ADDISON COUNTY — The first Monday in April ushered in a new era for Middlebury municipal employees, who began working in the new, expansive town office building at 77 Main St. It was a key moment in a series of events in 2016 that helped transform the southern end of the shiretown’s downtown.
Voters in 2014 OK’d a $6.5 million plan to build the new, 9,400-square-foot town office building at 77 Main and a new, 11,400-square-foot recreation facility off Creek Road that had opened a few months earlier. Middlebury College agreed to underwrite $4.5 million of the construction costs in return for the land at 94 Main St., the home of the 105-year-old old municipal building and town gym; the college also got another town-owned parcel at 6 Cross St. In June the college tore down the old buildings at 94 Main and began to landscape the site as a park. By the end of the fall the area was ready to welcome visitors to Middlebury’s newest green space. Residents were justifiably proud of the spiffy new town office on the downtown rotary, and they voted for the first time in the new town rec. facility on Election Day.
And Middlebury wasn’t they only Addison County town to see a prominent change in its landscape.
After more than a decade of looking for a solution to its century-old firehouse, the Bristol Fire Department in early July opened a brand spanking new fire station on West Street right at the entrance to the village. The roughly 11,000-square-foot building is large enough to host all of the department’s various apparatus, and provide meeting space and a few other amenities. It even came in a little under the $3.19 million budget.
The department had been working out of three buildings for decades, and for the past 18 months out of four, meeting monthly in the Bristol American Legion Post. No longer will there be running around to find needed equipment or information, or the need to make decisions and then send personnel to go after trucks and equipment in emergency situations.
With the fire station well on its way to becoming a reality, Bristol residents in May passed a $1.1 million water bond. The bond was essential to Bristol being able to move ahead with a proposed business park behind the new fire station — look for news on that front in 2017.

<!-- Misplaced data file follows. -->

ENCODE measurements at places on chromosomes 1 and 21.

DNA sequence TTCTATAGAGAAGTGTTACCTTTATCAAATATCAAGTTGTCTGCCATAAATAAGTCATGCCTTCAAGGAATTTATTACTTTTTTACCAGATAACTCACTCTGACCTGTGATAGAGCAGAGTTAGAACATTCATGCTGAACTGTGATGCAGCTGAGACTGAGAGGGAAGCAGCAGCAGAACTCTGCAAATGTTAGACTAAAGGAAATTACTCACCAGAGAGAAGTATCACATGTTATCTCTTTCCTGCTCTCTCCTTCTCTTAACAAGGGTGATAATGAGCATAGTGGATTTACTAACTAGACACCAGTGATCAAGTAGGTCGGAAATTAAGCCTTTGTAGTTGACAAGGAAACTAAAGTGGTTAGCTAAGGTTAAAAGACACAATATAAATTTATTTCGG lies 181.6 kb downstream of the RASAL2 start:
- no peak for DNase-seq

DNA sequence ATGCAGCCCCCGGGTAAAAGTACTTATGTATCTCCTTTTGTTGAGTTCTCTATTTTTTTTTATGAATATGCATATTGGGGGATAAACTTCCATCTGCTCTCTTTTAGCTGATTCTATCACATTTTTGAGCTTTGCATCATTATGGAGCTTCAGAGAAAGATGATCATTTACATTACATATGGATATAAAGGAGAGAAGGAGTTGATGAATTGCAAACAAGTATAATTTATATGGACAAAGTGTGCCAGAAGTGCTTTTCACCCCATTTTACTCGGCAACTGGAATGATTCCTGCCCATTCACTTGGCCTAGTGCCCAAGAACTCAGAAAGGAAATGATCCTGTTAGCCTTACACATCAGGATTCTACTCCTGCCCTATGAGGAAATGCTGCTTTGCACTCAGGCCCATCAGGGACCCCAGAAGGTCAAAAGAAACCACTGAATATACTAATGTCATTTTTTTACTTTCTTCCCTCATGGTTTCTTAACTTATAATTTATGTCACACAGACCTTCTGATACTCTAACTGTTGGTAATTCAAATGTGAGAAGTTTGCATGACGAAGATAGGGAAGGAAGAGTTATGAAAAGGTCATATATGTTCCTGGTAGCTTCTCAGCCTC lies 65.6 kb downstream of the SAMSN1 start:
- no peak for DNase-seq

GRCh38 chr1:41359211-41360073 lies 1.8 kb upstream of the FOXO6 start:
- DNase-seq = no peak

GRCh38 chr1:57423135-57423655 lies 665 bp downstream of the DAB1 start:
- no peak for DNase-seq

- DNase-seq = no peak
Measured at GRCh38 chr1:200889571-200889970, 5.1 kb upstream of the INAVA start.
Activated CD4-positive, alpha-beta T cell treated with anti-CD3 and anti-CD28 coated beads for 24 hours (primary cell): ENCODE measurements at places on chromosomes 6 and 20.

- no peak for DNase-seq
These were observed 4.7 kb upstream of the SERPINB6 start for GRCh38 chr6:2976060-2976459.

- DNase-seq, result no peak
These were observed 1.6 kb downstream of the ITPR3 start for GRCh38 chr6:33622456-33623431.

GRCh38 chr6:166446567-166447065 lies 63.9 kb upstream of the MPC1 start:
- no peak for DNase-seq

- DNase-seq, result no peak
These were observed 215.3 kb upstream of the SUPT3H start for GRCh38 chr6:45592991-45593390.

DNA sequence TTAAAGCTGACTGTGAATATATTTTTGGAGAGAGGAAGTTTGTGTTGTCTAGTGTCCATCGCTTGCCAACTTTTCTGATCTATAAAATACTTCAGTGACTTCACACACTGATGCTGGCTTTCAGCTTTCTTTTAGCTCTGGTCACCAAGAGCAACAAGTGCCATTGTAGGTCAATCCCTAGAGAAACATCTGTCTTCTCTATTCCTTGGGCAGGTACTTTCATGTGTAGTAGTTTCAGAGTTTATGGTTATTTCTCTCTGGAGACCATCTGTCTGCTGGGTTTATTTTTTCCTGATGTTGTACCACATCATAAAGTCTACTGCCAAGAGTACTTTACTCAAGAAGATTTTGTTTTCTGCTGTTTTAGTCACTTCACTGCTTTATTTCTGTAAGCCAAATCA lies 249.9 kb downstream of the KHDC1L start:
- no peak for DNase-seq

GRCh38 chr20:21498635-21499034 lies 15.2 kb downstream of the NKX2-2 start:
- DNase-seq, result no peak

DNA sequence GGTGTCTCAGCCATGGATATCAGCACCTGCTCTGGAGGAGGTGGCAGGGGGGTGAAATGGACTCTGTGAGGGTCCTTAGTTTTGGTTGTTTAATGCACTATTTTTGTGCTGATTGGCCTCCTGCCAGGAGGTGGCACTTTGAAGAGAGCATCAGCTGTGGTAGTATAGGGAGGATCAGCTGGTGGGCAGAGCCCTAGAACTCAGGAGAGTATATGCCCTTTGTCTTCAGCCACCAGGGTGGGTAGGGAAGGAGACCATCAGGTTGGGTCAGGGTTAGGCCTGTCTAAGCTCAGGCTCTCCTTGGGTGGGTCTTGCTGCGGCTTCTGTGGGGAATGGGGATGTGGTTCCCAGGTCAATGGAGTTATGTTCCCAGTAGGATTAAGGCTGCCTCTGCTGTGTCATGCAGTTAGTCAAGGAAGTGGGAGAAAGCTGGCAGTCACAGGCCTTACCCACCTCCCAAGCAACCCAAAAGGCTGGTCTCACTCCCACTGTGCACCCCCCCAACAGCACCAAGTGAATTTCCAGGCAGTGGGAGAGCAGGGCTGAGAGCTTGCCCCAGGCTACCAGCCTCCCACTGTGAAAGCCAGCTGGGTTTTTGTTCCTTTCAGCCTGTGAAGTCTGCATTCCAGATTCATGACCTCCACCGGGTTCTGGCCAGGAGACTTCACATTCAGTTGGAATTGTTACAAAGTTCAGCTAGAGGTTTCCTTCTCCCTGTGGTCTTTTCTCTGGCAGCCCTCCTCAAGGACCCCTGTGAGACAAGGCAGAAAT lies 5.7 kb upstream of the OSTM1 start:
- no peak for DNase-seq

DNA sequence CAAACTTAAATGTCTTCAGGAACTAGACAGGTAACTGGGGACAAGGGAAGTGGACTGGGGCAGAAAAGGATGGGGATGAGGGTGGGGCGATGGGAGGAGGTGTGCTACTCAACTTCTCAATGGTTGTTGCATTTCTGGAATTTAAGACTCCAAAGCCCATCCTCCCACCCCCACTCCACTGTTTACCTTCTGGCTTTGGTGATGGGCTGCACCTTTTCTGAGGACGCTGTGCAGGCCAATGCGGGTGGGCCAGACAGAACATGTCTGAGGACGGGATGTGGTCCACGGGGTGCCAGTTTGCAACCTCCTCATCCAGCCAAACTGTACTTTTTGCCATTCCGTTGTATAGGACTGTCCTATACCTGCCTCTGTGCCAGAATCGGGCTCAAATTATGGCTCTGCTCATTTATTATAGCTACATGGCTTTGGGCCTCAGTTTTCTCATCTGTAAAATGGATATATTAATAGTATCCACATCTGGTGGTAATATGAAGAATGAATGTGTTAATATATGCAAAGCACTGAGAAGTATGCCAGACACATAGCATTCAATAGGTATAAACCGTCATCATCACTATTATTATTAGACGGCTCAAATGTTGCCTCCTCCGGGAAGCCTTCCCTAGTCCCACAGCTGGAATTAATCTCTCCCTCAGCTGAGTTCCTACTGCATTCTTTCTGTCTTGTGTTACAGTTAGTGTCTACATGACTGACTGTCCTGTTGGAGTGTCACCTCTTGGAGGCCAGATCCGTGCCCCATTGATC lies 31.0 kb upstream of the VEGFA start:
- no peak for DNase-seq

Municipal employees and town residents also welcomed a new town garage in Starksboro in late May. The 7,800-square-foot garage just north of the town’s Route 116 fire station is built like a high-tech-steel post-and-beam barn.
The $1.69 million garage boasts seven bays, enough to hold the town’s trucks with room to grow. It also offers water, a storage mezzanine, foreman’s office, meeting room, kitchen, eyewash station, shower, and sensors for carbon monoxide and nitrous oxide. As a bonus, it is much more energy efficient — though twice the size of the old garage, it will be cheaper to heat.
In the Little City, major renovations were wrapping up at the Boys & Girls Club of Greater Vergennes’ School Street headquarters in October. As well as a needed facelift, the work included a full kitchen that will allow the youth club to expand its meals program and cooking classes.
And up in Lincoln, the town late in the year completed a new town office that more than doubles the old one’s size, increasing the square footage from 950 to 2,000. Placed on the same footprint as the old office, the new building faced south so that it would be flooded with lots of natural light.
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